Written by Fred Patten, and published on the LASFS Rex Rotary, August 25, 1965. Intended for Apa L, Forty-Fifth Distribution, LASFS Meeting no. 1463, August 26, 1965. Address: 1825 Greenfield Avenue, Los Angeles, California, 90025. Phone: GRanite 3-6321.
|San Diego in 1966!||LonCon II this weekend!||Salamander Press #119.|
Two more entries in the 007 sweepstakes:
The Doomsday Affair, by Harry Whittington, Ace #G-560, 159 p., 50¢.
You'll have to look twice to find this title, because the sign the cover plays up is "The Man from U.N.C.L.E. #2". I'm happy to say that with this novel, the paperback series has finally caught up in quality to the Man from U.N.C.L.E. comic books. I'm not just trying to sound superior, either; Dave Hulan and I were discussing the previous novel in the series -- The Thousand Coffins Affair, by Michael Avallone -- and we both feel that it was written at about an 11- or 12-year-old reading level, even though the subject matter was for an older age group. I'd say that the first Men from U.N.C.L.E. comic book was aimed for a 14-16-year-old readership, and this second novel in the paperback series also seems to come closest to this level.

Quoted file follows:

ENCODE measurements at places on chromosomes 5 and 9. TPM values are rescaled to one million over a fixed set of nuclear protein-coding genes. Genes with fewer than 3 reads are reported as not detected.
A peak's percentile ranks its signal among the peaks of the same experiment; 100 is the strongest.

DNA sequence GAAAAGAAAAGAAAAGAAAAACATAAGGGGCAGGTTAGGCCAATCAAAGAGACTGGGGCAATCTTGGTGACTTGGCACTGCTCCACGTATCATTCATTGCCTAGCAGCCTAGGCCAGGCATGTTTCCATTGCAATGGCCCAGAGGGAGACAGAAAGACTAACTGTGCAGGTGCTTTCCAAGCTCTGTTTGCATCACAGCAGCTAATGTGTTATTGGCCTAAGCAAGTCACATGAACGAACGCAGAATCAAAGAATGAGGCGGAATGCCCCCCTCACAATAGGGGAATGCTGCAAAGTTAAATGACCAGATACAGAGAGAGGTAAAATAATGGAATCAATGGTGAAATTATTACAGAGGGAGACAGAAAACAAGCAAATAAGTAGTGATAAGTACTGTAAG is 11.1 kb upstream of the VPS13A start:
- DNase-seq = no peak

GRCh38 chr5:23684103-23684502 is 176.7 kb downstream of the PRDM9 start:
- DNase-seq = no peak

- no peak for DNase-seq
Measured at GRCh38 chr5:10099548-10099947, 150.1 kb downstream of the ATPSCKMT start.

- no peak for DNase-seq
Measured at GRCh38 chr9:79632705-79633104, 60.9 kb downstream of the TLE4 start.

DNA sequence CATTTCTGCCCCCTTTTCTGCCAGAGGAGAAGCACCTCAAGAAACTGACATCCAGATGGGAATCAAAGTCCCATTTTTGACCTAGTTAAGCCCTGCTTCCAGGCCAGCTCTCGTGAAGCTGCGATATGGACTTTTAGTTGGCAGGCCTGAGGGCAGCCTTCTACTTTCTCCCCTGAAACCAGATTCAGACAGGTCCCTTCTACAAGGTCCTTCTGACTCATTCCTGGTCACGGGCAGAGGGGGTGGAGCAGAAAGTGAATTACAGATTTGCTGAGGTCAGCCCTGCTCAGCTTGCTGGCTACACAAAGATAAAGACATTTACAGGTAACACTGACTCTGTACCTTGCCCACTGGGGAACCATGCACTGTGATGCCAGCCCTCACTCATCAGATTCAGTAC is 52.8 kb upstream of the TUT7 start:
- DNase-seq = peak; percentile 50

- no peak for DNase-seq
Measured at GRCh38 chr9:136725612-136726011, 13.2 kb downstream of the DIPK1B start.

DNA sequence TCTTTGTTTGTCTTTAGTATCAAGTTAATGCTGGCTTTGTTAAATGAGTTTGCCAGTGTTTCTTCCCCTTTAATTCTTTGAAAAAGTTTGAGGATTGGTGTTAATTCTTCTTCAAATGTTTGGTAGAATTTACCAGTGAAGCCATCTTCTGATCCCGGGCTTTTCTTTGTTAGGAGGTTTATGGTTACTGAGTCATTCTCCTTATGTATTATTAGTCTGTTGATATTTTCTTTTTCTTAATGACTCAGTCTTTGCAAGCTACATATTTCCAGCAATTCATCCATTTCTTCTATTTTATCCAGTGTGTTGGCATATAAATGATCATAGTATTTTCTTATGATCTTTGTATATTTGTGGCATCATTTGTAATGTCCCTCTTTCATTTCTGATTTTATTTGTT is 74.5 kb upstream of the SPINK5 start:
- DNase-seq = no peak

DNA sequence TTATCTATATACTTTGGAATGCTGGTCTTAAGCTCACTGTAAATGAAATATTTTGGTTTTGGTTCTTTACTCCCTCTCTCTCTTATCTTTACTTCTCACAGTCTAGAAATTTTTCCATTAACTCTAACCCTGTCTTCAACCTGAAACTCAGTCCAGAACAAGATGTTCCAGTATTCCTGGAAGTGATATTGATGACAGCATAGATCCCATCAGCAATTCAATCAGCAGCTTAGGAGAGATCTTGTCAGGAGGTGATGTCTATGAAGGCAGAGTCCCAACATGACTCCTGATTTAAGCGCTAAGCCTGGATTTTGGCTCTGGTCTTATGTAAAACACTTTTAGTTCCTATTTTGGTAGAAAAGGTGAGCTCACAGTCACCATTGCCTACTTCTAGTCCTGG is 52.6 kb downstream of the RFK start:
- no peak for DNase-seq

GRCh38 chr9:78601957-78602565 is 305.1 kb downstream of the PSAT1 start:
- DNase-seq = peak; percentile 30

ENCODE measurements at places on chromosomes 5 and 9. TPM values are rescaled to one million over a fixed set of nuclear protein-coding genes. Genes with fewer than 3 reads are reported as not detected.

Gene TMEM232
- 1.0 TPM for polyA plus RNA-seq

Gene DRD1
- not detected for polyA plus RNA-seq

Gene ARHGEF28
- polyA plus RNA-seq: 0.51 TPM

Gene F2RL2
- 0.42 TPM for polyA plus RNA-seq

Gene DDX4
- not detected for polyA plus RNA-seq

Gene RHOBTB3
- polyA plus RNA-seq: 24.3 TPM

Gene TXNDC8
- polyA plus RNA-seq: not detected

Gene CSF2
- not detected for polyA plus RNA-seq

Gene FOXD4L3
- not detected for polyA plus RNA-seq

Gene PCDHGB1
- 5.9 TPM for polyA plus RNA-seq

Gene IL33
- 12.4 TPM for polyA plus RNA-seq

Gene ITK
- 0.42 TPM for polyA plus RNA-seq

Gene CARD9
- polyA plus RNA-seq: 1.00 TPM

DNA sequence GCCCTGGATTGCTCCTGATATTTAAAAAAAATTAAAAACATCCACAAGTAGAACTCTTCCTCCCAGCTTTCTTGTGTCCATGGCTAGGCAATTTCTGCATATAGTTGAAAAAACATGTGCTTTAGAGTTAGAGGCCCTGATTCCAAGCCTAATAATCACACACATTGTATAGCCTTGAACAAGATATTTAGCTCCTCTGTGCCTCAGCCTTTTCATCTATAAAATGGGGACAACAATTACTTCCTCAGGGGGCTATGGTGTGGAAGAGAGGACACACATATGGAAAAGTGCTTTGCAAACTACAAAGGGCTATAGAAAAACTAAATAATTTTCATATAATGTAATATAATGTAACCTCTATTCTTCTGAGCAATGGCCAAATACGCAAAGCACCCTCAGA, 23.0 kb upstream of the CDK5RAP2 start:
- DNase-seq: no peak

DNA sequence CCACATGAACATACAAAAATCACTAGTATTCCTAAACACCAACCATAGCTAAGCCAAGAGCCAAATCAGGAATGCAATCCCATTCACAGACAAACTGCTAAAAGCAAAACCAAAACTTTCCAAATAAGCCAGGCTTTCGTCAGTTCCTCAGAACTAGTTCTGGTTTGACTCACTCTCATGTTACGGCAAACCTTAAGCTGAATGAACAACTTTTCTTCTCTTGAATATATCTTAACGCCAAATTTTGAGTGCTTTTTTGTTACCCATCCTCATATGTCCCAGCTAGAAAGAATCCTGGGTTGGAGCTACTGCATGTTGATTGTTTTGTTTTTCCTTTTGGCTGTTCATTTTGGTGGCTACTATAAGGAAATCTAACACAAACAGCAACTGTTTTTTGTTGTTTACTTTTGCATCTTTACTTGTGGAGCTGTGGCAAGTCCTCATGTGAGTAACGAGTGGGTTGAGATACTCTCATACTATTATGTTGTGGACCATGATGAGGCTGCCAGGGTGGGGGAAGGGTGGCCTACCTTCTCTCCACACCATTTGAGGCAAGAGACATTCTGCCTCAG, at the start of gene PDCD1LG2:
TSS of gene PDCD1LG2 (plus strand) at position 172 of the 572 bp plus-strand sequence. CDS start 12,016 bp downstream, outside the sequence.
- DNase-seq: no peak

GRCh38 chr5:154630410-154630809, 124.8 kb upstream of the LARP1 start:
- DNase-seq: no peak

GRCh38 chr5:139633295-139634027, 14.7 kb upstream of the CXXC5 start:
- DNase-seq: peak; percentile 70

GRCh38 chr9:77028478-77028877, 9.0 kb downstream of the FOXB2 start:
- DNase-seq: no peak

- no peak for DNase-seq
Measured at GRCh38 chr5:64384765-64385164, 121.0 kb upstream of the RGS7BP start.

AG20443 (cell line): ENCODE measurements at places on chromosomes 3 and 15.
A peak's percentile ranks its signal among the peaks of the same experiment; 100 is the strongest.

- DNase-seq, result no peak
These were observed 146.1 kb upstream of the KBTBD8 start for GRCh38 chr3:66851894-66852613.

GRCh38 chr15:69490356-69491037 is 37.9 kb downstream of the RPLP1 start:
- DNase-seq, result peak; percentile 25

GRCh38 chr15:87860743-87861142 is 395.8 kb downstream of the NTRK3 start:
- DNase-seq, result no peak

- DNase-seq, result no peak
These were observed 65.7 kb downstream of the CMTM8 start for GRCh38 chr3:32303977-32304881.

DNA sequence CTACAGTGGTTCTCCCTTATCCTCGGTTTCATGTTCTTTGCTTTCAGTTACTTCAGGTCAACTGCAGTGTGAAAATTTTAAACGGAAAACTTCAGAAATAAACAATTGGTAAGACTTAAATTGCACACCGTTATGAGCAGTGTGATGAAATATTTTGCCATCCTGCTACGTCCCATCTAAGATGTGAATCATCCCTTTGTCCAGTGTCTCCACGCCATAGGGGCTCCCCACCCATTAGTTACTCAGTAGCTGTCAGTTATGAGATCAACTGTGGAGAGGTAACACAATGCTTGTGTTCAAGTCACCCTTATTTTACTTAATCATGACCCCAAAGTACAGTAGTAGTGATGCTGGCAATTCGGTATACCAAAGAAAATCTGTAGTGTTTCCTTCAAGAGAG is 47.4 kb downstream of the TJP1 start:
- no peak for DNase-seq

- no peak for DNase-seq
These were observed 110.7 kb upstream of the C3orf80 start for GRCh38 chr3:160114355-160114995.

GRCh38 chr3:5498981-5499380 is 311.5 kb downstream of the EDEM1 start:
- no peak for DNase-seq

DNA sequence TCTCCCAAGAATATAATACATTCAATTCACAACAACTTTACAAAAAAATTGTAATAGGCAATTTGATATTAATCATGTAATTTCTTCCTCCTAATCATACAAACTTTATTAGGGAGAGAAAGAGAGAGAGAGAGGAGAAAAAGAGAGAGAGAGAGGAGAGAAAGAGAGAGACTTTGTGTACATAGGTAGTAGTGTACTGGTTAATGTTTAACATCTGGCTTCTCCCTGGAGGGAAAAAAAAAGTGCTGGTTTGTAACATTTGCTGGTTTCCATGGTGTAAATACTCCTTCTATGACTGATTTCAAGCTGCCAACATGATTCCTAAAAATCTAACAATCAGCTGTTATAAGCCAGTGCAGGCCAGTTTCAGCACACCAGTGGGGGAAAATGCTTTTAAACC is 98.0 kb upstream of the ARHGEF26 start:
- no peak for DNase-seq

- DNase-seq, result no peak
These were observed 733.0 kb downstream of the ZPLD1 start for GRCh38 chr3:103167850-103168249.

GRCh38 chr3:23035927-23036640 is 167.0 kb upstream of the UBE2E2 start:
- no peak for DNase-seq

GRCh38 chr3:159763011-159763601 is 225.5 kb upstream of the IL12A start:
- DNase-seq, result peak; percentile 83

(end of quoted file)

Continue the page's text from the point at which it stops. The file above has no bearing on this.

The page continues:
Solo played it solo in the first book, but Illya Kuryakin joins him here, in a hunt to track down Tixe Ylno -- whoever or whatever Tixe Ylno may be. The United Network Command for Law and Enforcement is only able to find out that it's a code name, that it's a reverse spelling of "Exit Only", and that rumor has it that it's the entire human race that Tixe Ylno is hoping to help usher out. The book opens with a beautiful THRUSH defector in Hawaii having her head blown off by an exploding lei just as she's about to reveal who Tixe Ylno is. From here, it follows Solo and Illya -- sometimes together, usually separately in alternating chapters -- along a trail of automobile chases, teenage muggings, frame-ups, druggings, kidnappings, and so forth, that finally lead them to their goal. Incidentally, though the cover blurb refers to this as "THRUSH's fiendish threat to destroy the world", and Whittington pays lip service in occasionally dropping a reference to Tixe Ylno as a THRUSH agent, there's no real connection between the two that I can see. Though Tixe Ylno seems to have the resources of THRUSH in many cases, his is much more of a single-purpose goal, under his personal leadership; THRUSH, of course, has many operations going on in all dark fields, and its command is unknown. Tixe Ylno had better not be THRUSH, because if he is, there's not going to be any more THRUSH -- he and his entire organization are all atomized at the end of this adventure.